Friends 4-Ever

Happy Endings escapes the tidy patterns of young-urban-buddies sitcoms.

Damon Wayans Jr. and Eliza Coupe in the season 3 premiere of 'Happy Endings.'
Damon Wayans Jr. and Eliza Coupe in the Season 3 premiere of Happy Endings

Photograph by Adam Taylor/ABC.

I’m glad ABC is developing good sitcoms, but do they have to have such bad titles? There’s Suburgatory, which debuted last fall and answers to that must-stumble portmanteau, and there’s Happy Endings (ABC, Tuesdays at 9 p.m. ET), which debuted earlier in 2011 as a midseason replacement. The jejune bodily fluid humor, the discouraging synonymy with a 2005 Lisa Kudrow film, and above all the dreary optimism: All these my ears heard as turn-offs. 

Nor did the basic premise—six best friends in Chicago live and love and slack around and yup it up—excite my eyes at a superficial glance. But in fact Happy Endings displays an invigorating antipathy to the Central Perkiness of young urban laughfests. The gang of six here—a web of spouses, siblings, exes, childhood friends, and veteran couchsurfers—is wacky in some of the ways you know from watching too much television. What makes them memorable, though, is that they’re wacky in the ways you know from hanging out with people who watch too much television. 

Quick-drawing quips, eager to test limits and edges, these people are always performing for one another. The episode that confirmed for me the spark of the show involved the marrieds (Damon Wayans Jr. and Eliza Coupe), who’d been taking an improv class, helping out the semi-Kramerly gay slacker (Adam Pally), who’d had a harebrained business scheme, by ad-libbing a fifth-rate history of the Second City for a tour group. Happy Endings buzzes with some of that improv energy all the time.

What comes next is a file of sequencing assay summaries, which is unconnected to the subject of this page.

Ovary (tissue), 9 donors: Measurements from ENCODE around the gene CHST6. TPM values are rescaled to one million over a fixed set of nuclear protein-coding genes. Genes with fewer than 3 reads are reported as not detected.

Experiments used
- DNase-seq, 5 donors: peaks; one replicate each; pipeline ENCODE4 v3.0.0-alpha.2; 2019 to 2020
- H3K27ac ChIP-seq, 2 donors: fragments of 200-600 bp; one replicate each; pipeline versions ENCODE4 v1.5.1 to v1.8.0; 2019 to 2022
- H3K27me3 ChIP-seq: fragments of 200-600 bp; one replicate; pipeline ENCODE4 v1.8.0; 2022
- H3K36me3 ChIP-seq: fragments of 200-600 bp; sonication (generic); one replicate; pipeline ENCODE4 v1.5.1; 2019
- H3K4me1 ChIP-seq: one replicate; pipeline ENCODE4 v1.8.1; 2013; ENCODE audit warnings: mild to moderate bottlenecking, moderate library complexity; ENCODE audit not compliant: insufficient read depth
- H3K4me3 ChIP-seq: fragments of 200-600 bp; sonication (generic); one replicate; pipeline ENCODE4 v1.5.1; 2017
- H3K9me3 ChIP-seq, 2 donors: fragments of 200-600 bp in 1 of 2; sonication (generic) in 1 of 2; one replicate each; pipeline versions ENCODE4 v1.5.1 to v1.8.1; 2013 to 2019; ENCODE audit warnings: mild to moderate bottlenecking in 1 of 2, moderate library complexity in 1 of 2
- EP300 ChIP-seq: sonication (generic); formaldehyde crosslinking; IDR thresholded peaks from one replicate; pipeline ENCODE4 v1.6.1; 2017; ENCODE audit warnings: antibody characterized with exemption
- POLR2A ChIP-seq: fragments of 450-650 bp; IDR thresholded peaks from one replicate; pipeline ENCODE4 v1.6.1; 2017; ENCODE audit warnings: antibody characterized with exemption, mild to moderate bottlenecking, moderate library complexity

And with pop: This season’s first episode references FrasierMiseryHot in Cleveland, Wendy Williams, the alleged hookup of David Bowie and Mick Jagger, and Yoko Ono’s solo work, just for starters. There’s also a scene where the married dude strides into a corporate office eager to hear “the sweet sound of men quoting classic comedies”; colleagues fire off Caddyshack and Old School lines forthwith. This season’s second episode employs the name of the actress C.C.H. Pounder as a mild expletive. There’s a soft gloss to Happy Endings’ self-awareness as it toys with the sitcom format, plugging in such micro-bloops of sketch comedy as the opener of a Halloween episode, an homage to the Jackson 5 that glories in its LaToya jokes. This is the long way of saying that the more open-minded of hard-core Community fans may have found a new show. 

The actors are loose, but the writing, overseen by series creator David Caspe, is tight. The pun of the title promises crude dirty jokes, but it turns out that the crude jokes are sophisticated, glossing contemporary romance and modern manners while surveying the wreckage of random hookups and the state of marriage. It also seems that the title is very slightly apologizing for the limits of the sitcom form. “I’ll be there for you, ‘cause you’re there for me, too”—that tidiness is an essential part of the subgenre of the BFF rat-pack sitcom. But whenever this gang reconvenes in the same corner of the same bar to affirm their group friendship and discuss what they’ve learned and how they’ve grown, they do so without sentiment. Watching these denouement summits, you get the sense that the characters are just unwinding before gearing up for more self-delusion. They don’t quite have it in them to drive home a moral. They barely have it in them to drive home.